Sonny Clark – Cool Struttin’ (1958)

FrontCover1.jpgCool Struttin’ is a 1958 album by jazz pianist Sonny Clark. Described as an “enduring hard-bop classic” by The New York Times, the album features alto saxophonist Jackie McLean, trumpeter Art Farmer and two members of the Miles Davis Quintet, drummer Philly Joe Jones and bassist Paul Chambers. According to The Stereo Times, the album enjoys “a nearly cult status among hardcore jazz followers”, a reputation AllMusic asserts it deserves “for its soul appeal alone”.

Originally released on LP in 1958 by Blue Note, the album has been re-released on CD many times by Blue Note and EMI, also featuring two bonus tracks. In 1991, Blue Note released a Christmas themed CD called Yule Struttin’ with a cover derived from the sleeve design for this album. (by wikipedia

Recorded in 1958, this legendary date with the still-undersung Sonny Clark in the leader’s chair also featured a young Jackie McLean on alto (playing with a smoother tone than he had before or ever did again), trumpeter Art Farmer, and the legendary rhythm section of bassist Paul Chambers and drummer Philly Joe Jones, both from the Miles Davis band. The set begins with one of the preeminent “swinging medium blues” pieces in jazz history: the title track with its leveraged fours and eights shoved smoothly up against the walking bass of Chambers and the backbeat shuffle of Jones. Clark’s solo, with its grouped fifths and sevenths, is a wonder of both understatement and groove, while Chambers’ arco solo turns the blues in on itself. While there isn’t a weak note on this record, there are some other tracks that stand out, most notably Miles’ “Sippin’ at Bells,” with its loping Latin rhythm.

Booklet03A.jpg

When McLean takes his solo against a handful of Clark’s shaded minor chords, he sounds as if he may blow it — he comes out a little quick — but he recovers nicely and reaches for a handful of Broadway show tunes to counter the minor mood of the piece. He shifts to both Ben Webster and Lester Young before moving through Bird, and finally to McLean himself, riding the margin of the changes to slip just outside enough to add some depth in the middle register. The LP closes with Henderson and Vallée’s “Deep Night,” the only number in the batch not rooted in the blues. It’s a classic hard bop jamming tune and features wonderful solos by Farmer, who plays weird flatted notes all over the horn against the changes, and McLean, who thinks he’s playing a kind of snake charmer blues in swing tune. This set deserves its reputation for its soul appeal alone. [Some reissues include two bonus tracks: “Royal Flush” and “Lover.” (by Thom Jurek)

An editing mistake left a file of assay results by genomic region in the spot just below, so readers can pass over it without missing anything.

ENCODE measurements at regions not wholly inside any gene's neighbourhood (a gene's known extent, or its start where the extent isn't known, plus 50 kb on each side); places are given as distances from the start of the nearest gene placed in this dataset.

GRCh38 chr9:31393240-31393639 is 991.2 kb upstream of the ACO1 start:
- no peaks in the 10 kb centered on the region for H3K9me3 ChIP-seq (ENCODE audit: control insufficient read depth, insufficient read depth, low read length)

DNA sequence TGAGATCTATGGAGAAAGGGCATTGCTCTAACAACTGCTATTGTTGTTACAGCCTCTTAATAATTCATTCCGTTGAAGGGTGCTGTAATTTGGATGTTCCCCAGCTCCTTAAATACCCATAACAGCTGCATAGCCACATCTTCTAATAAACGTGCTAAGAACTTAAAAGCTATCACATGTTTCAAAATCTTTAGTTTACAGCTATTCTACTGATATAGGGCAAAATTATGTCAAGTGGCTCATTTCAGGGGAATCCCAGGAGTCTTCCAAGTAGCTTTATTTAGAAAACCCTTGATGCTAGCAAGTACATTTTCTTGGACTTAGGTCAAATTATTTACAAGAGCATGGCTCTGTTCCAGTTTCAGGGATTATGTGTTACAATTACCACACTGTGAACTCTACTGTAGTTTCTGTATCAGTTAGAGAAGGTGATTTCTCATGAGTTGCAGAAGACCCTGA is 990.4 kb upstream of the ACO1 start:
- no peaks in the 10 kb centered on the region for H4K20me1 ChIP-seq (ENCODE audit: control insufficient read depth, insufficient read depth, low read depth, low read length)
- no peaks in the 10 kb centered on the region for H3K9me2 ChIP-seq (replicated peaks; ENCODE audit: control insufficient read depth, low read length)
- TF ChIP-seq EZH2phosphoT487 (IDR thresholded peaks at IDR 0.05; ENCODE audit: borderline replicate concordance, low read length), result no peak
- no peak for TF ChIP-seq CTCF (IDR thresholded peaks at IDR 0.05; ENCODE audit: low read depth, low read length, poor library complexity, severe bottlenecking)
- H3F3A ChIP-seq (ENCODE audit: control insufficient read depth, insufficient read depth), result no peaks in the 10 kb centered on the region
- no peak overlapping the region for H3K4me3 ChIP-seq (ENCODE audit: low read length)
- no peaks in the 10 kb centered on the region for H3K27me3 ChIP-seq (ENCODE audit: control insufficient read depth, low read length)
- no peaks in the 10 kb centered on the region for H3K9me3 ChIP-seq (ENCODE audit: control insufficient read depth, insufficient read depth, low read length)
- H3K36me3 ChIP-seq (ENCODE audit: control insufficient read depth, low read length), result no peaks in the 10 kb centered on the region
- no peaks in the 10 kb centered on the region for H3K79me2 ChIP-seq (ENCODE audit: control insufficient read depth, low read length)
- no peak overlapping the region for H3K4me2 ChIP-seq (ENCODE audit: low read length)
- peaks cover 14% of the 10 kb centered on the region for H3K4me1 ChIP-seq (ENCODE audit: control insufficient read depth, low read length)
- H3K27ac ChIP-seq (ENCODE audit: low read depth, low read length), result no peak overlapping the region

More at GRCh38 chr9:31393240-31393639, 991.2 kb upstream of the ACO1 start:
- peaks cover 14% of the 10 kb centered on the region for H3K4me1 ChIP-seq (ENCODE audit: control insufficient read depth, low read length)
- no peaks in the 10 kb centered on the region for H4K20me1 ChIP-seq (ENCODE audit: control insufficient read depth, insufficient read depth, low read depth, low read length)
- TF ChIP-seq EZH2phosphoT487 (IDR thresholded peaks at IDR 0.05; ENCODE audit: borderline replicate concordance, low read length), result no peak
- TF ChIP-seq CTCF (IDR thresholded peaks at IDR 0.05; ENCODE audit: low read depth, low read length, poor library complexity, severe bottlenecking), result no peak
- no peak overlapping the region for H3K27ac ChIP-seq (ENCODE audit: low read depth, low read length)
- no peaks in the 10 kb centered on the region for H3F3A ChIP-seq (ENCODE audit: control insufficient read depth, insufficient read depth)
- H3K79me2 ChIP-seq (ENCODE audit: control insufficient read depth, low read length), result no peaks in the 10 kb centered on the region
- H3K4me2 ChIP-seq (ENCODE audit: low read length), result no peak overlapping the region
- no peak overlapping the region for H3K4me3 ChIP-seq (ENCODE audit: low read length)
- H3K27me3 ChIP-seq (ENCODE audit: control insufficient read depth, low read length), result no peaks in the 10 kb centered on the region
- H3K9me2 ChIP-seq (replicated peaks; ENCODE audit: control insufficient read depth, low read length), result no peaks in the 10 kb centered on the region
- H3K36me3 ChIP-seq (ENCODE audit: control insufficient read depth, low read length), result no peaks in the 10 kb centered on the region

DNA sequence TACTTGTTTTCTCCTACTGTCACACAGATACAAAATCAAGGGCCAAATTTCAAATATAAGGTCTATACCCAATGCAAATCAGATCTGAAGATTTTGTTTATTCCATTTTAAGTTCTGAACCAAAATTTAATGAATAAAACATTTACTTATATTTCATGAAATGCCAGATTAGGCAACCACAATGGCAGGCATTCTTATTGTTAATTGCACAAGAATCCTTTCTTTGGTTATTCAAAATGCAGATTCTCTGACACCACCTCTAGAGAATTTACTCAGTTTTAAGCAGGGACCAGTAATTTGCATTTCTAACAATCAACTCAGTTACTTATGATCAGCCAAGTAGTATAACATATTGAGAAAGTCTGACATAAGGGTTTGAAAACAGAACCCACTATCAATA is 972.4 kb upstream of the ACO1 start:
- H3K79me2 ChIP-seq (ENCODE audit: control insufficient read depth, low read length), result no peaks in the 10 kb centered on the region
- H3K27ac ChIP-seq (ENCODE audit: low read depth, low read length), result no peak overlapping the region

Sonny Clark.jpg

Personnel:
Paul Chambers (bass)
Sonny Clark (piano)
Art Farmer (trumpet)
Philly Joe Jones (drums)

Jackie McLean (Saxophone)

BackCover.jpg

Tracklist:
01. Cool Struttin’ (Clark) 9.23
02. Blue Minor (Clark) 10.19
03. Sippin’ At Bells (Davis) 8.18
04. Deep Night (Henderson/Vallée) 9.34
+
05. Royal Flush (Clark) 9.00
06. Lover (Hart/Rodgers) 7.01

LabelB1.jpg

*
**

Advertisements

Sonny Clark – Leapin’ and Lopin’ (1961)

SonnyClarkFrontCover Sonny Clark’s fifth Blue Note recording as a leader is generally regarded as his best, especially considering he composed four of the seven tracks, and they all bear his stamp of originality. What is also evident is that he is shaping the sounds of his quintet rather than dominating the proceedings as he did on other previous dates. Tenor saxophonist Charlie Rouse and trumpeter Tommy Turrentine play very little harmony on the date, but their in-tune unison lines are singularly distinctive, while bassist Butch Warren and a young drummer Billy Higgins keep the rhythmic coals burning with a steady glowing red heat. Among the classic tunes is the definitive hard bop opener “Somethin’ Special” which lives up to its title in a most bright and happy manner, with Clark merrily comping chords. “Melody for C” is similarly cheerful, measured, and vivid in melodic coloration, the CD containing a slightly longer alternate take. “Zellmar’s Delight,” not included on the original LP, finally has the tenor and trumpet playing harmony during a tricky, progressive melody, not at all conventional, which is perhaps why it was initially omitted. The showstopper is “Voodoo,” the ultimate yin/yang, dark, late night, sly and slinky jazz tune contrasted by Clark’s tinkling piano riffs. Warren wrote the exciting hard bopper “Eric Walks” reminiscent of a Dizzy Gillespie tune, while Turrentine’s “Midnight Mambo” mixes metaphors of Afro-Cuban music with unusual off-minor phrases and the stoic playing of Rouse. Tenor saxophonist Ike Quebec plays a cameo sans the other horns on the soulful ballad “Deep in a Dream,” exhibiting a vocal quality on his instrument, making one wonder if any other sessions with this group were done on the side. Top to bottom Leapin’ and Lopin’ is a definitive recording for Clark, and really for all time in the mainstream jazz idiom. (by Michael G. Nastos)

SonnyClarkPersonnel:
Sonny Clark (piano)
Billy Higgins (drums)
Charlie Rouse (saxophone)
Tommy Turrentine (trumpet)
Butch Warren (bass)
+
Ike Quebec (saxophone on 02.)

BackCoverTracklist:
01. Somethin’ Special (Clark) 6.23
02. Deep In A Dream (Van Heusen, DeLange) 6.47
03. Melody for C (Clark) 7.50
04. Eric Walks (Warren) 5.41
05. Voodoo (Clark) 7.39
06. Midnight Mambo (Turrentine) 7.15
+
07. Zellmar’s Delight (Clark) 5.43
08. Melody For C (alternate take) (Clark) 8.13

Label1*
**